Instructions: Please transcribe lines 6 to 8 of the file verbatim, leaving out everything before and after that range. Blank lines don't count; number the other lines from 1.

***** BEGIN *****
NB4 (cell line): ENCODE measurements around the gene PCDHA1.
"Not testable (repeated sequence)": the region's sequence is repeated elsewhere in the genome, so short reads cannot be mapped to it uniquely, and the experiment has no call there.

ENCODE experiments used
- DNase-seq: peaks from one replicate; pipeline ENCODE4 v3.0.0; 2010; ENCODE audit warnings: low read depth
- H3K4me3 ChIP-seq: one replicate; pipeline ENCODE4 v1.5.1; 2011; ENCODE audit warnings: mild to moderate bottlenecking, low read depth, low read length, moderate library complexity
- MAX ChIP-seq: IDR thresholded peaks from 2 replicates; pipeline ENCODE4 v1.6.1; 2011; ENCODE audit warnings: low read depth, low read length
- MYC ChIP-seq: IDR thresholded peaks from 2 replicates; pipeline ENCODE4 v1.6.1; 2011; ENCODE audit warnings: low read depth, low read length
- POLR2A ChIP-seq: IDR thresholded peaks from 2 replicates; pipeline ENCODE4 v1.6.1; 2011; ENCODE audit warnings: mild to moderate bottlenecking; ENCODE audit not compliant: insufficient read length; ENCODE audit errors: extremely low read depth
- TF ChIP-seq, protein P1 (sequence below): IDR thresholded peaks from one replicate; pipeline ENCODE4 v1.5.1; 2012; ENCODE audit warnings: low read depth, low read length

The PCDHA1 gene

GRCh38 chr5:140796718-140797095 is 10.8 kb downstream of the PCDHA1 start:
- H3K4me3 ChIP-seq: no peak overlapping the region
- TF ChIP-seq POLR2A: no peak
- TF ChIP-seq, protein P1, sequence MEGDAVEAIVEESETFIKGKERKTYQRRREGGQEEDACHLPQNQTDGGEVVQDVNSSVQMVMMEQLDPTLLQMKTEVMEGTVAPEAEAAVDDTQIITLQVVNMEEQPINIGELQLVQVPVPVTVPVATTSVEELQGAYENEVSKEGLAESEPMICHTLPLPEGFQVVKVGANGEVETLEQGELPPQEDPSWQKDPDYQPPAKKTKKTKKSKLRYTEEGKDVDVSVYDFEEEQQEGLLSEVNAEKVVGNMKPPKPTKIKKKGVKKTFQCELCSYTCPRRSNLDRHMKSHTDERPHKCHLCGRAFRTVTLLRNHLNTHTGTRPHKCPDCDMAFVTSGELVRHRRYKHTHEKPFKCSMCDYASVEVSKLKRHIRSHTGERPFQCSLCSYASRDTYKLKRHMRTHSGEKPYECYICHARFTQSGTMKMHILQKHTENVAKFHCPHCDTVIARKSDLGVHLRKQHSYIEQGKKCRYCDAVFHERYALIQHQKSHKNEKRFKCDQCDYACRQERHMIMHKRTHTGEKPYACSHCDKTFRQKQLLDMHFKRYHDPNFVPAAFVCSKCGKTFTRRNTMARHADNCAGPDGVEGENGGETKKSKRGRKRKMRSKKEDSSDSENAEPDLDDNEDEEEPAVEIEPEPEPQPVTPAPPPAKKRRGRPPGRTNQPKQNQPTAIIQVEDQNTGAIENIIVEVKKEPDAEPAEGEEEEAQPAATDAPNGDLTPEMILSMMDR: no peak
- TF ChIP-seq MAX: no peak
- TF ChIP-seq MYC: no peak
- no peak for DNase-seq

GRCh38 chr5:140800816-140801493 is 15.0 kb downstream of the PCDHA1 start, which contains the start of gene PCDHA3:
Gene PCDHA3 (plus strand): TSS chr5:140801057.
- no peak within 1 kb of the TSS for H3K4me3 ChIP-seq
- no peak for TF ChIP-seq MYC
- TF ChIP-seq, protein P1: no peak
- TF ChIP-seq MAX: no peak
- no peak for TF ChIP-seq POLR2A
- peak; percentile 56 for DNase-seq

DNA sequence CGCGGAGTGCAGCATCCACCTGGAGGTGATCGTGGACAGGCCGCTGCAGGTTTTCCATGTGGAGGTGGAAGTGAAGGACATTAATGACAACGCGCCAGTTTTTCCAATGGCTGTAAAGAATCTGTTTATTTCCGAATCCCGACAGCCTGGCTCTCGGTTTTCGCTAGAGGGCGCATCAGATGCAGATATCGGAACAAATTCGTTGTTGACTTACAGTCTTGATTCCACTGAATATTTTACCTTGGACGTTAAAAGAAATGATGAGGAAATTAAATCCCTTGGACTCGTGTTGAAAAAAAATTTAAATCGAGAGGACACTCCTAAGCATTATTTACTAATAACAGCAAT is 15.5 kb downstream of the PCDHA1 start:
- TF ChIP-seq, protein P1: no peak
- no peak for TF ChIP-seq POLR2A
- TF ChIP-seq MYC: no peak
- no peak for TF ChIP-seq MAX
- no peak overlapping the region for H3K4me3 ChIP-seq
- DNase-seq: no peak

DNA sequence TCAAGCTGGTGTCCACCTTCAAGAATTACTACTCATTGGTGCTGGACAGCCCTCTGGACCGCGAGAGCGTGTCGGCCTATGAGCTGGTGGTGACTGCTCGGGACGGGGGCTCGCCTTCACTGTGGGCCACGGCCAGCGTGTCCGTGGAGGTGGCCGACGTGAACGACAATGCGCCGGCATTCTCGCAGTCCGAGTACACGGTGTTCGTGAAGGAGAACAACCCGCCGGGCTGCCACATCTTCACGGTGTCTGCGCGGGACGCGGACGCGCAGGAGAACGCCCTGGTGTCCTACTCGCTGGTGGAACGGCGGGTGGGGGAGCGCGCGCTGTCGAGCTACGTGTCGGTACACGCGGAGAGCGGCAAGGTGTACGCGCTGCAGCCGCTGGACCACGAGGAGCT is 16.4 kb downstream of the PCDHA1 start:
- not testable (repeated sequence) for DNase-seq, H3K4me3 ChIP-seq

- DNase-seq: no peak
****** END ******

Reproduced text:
- MAX ChIP-seq: IDR thresholded peaks from 2 replicates; pipeline ENCODE4 v1.6.1; 2011; ENCODE audit warnings: low read depth, low read length
- MYC ChIP-seq: IDR thresholded peaks from 2 replicates; pipeline ENCODE4 v1.6.1; 2011; ENCODE audit warnings: low read depth, low read length
- POLR2A ChIP-seq: IDR thresholded peaks from 2 replicates; pipeline ENCODE4 v1.6.1; 2011; ENCODE audit warnings: mild to moderate bottlenecking; ENCODE audit not compliant: insufficient read length; ENCODE audit errors: extremely low read depth